Nevada law applies a duty of care to every person and entity, which refers to the legal obligation to exercise reasonable caution and prudence to avoid harming others during their activities.
A duty of care most frequently arises from:
- A federal, state or local law or administrative statute; or
- An obligation created by federal or Nevada state courts.
Examples of a duty of care in Nevada include (but are not limited to):
- The obligation to obey traffic laws when driving on a public road so as to avoid injuring pedestrians or causing a car accident;
- The duty not to manufacture, distribute or sell a defective product;
- The duty to maintain premises in a safe condition in order to avoid slip-and-fall injuries and other accidents;
- An attorney’s fiduciary duty to provide competent counsel to clients;
- The duty not to publish false “facts” about someone (defamation); and
- The duty of a babysitter to exercise reasonable care when looking after someone’s child.
To help you better understand the duty of care in a Nevada accident or injury case, our Nevada personal injury lawyers discuss:
- 1. How does the duty of care apply in a Nevada negligence case?
- 2. How does Nevada law define “duty of care”?
- 3. Can the duty of care be waived in Nevada?
- 4. Does my own negligence negate a defendant’s duty of care?
To prevail on a negligence claim in a Nevada injury case, you must generally show that:
- The defendant owed a duty of care to you;
- The defendant breached that duty;
- The breach was the legal cause of your injury (“causation”); and
- As a result of that breach, you suffered damages.1
A duty of care is one created by
- the operation of a law or
- a court decision.2
It is a duty to protect people who can and should reasonably be expected not to be injured by the consequences of someone else’s actions.
Companies and people do not owe a duty of care to just anyone. For instance, you have no duty to maintain your home in a safe condition in order to prevent harm to criminals who break into your house to steal from you.
However, under Nevada’s premises liability laws, you owe a duty of care to guests and workers who enter your property
- with your permission or
- as legally required by law (for instance, to utility meter readers).
Unless to do so would be against public policy, you can sometimes waive a defendant’s duty of care. Ways of releasing a defendant from a duty of care in Nevada include (but are not limited to):
In many cases, you assume the risk of injury, either explicitly (by verbal or written agreement) or by your actions.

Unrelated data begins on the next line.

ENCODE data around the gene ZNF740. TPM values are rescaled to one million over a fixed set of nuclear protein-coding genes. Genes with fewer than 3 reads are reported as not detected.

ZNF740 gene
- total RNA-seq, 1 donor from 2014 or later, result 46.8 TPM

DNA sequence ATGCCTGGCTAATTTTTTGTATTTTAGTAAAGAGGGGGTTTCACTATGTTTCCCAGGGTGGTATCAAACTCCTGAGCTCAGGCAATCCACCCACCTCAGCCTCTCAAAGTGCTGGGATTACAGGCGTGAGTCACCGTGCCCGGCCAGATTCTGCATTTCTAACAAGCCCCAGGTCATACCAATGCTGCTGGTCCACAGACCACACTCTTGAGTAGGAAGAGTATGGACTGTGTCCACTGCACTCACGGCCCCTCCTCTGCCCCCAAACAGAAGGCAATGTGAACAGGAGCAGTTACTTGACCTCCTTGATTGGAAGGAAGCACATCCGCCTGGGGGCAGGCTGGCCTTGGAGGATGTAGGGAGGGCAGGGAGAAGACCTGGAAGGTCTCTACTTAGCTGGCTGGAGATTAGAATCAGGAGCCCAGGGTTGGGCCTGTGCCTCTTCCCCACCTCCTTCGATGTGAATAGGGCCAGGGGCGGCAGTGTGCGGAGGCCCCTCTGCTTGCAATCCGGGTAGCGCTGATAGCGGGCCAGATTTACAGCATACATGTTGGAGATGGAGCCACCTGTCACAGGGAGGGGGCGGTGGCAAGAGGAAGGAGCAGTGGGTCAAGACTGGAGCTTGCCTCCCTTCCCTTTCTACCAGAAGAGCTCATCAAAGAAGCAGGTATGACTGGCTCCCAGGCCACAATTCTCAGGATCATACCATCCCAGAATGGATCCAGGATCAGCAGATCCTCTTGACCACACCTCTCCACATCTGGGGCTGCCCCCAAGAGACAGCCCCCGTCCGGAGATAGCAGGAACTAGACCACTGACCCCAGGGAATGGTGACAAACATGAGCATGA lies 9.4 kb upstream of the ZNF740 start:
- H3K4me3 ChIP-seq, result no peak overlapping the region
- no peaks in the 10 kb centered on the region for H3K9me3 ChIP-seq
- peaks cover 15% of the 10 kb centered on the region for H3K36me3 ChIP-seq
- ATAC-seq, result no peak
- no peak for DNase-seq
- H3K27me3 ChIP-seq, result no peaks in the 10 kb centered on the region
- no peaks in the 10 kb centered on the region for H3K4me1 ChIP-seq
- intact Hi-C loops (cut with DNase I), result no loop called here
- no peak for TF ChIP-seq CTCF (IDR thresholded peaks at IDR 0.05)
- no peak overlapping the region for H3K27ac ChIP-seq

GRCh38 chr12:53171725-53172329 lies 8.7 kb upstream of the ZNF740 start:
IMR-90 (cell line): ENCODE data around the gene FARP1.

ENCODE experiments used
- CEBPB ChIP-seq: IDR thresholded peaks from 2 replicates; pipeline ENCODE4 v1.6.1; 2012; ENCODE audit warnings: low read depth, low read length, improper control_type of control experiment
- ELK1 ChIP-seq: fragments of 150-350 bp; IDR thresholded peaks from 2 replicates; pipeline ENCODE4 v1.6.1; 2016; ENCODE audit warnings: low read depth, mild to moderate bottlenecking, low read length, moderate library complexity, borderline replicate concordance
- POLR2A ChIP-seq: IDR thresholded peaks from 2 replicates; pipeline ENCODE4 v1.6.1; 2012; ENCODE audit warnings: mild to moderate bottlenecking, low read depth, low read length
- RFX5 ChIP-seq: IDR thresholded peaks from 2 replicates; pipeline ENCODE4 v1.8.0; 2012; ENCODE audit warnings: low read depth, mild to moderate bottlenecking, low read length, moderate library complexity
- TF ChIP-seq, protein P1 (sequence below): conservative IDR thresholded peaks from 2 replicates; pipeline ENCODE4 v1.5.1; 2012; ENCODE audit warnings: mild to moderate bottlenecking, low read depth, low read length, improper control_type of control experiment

Example: While sitting in the stands behind first base at a baseball game, Lola is hit by a foul ball and suffers a fractured jaw. By attending a baseball game and sitting behind first base, Lola has assumed the risk of getting hit by a foul ball.
Waiver of liability (express or implied)
Example: Jackie decides she would like to race an exotic sports car for her 21st birthday. Under normal circumstances, owners of premises open to the public have a duty to use reasonable care to prevent injuries to their patrons. But as a condition of allowing people to race sports cars, the track’s operator requires patrons to sign a waiver of liability agreement. The agreement provides that the track has no duty of care to prevent injuries from its ordinary negligence. The agreement is legally binding.
By violating a law
Example: Dave and Ernie dare each other to spend a night in a hotel undergoing renovation. The property is said to be haunted by ghosts. Although a hotel has a duty to prevent harm to its guests and people working on the property, it has a lower duty of care to trespassers. Because Dave and Ernie are trespassing, they may not have a legal remedy under Nevada’s premises liability laws.
Excuse or justification
In some cases, a defendant’s failure to exercise reasonable care may be excusable.
Example: Ned crashes his motorcycle into a car parked in someone’s driveway. The owner of the car sues Ned to recover the costs of repairing his car. However, the reason Ned crashed into the car was because he was trying to avoid hitting a child who had run into the street to chase after a ball. Because he was doing his best to avoid injuring the child, Ned’s failure to exercise the ordinary duty of care is excused.
Your negligence does not negate any duty of care owed to you by the defendant. However, it could affect your ability to recover damages.
Under Nevada’s comparative negligence law, a defendant is not liable to you if you were more than 50% responsible for an injury or accident, even though the defendant owes you a duty of care.
If you were less than 50% responsible, your recovery will be reduced by the percentage of the accident or injury for which you were responsible.
Example: Veronica is driving 15 mph over the posted speed limit on a Las Vegas street when she gets into an accident with a truck that runs a stop sign. The truck driver sues her for his spinal injury. Technically, both drivers have a duty of care to other drivers and pedestrians on Nevada streets. However, a jury determines that the trucker was 60% liable for the accident. So even though Veronica had a duty of care to him, he cannot recover for his injuries.
- Perez v. Las Vegas Medical Center, (Nevada Supreme Court, 1991) 107 Nev. 1, 4, 805 P.2d 589, 590 (re. NRS 41.085); NEV. J.I. 4.02.
- A duty of care can also be created under the terms of a private contract. However, breaches of such duty of care most often give rise to breach of contract claims.